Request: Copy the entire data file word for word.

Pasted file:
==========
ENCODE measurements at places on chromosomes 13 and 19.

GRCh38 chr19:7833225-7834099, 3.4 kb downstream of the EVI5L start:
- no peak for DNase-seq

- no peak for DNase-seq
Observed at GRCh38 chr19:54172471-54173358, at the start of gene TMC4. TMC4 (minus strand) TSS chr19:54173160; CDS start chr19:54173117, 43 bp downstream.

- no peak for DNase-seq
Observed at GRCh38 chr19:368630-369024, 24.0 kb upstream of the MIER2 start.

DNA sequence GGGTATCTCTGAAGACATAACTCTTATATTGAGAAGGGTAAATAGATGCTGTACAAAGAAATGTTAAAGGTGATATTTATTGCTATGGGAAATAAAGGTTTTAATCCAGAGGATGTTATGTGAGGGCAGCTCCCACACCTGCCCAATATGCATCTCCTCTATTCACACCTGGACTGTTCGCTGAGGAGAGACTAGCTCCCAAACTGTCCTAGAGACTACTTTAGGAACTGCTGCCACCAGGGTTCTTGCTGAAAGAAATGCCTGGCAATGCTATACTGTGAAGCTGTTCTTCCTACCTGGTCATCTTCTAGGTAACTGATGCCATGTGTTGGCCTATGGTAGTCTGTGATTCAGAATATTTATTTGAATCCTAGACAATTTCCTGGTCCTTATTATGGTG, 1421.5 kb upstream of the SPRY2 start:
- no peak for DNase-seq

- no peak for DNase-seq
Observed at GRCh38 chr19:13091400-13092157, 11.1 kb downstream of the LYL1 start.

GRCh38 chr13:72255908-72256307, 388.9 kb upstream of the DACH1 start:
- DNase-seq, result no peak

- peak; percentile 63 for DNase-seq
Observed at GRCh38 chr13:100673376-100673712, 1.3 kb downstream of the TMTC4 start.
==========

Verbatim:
ENCODE measurements at places on chromosomes 13 and 19.

GRCh38 chr19:7833225-7834099, 3.4 kb downstream of the EVI5L start:
- no peak for DNase-seq

- no peak for DNase-seq
Observed at GRCh38 chr19:54172471-54173358, at the start of gene TMC4. TMC4 (minus strand) TSS chr19:54173160; CDS start chr19:54173117, 43 bp downstream.

- no peak for DNase-seq
Observed at GRCh38 chr19:368630-369024, 24.0 kb upstream of the MIER2 start.

DNA sequence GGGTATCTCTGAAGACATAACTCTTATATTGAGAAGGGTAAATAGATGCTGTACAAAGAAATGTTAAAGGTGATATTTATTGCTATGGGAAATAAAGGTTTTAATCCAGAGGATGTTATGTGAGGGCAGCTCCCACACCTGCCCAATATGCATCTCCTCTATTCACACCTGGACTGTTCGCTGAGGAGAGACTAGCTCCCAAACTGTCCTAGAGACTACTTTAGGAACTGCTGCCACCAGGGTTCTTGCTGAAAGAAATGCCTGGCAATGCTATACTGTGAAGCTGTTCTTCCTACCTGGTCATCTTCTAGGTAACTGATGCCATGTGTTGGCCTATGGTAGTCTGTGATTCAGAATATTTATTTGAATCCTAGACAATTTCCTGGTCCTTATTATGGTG, 1421.5 kb upstream of the SPRY2 start:
- no peak for DNase-seq

- no peak for DNase-seq
Observed at GRCh38 chr19:13091400-13092157, 11.1 kb downstream of the LYL1 start.

GRCh38 chr13:72255908-72256307, 388.9 kb upstream of the DACH1 start:
- DNase-seq, result no peak

- peak; percentile 63 for DNase-seq
Observed at GRCh38 chr13:100673376-100673712, 1.3 kb downstream of the TMTC4 start.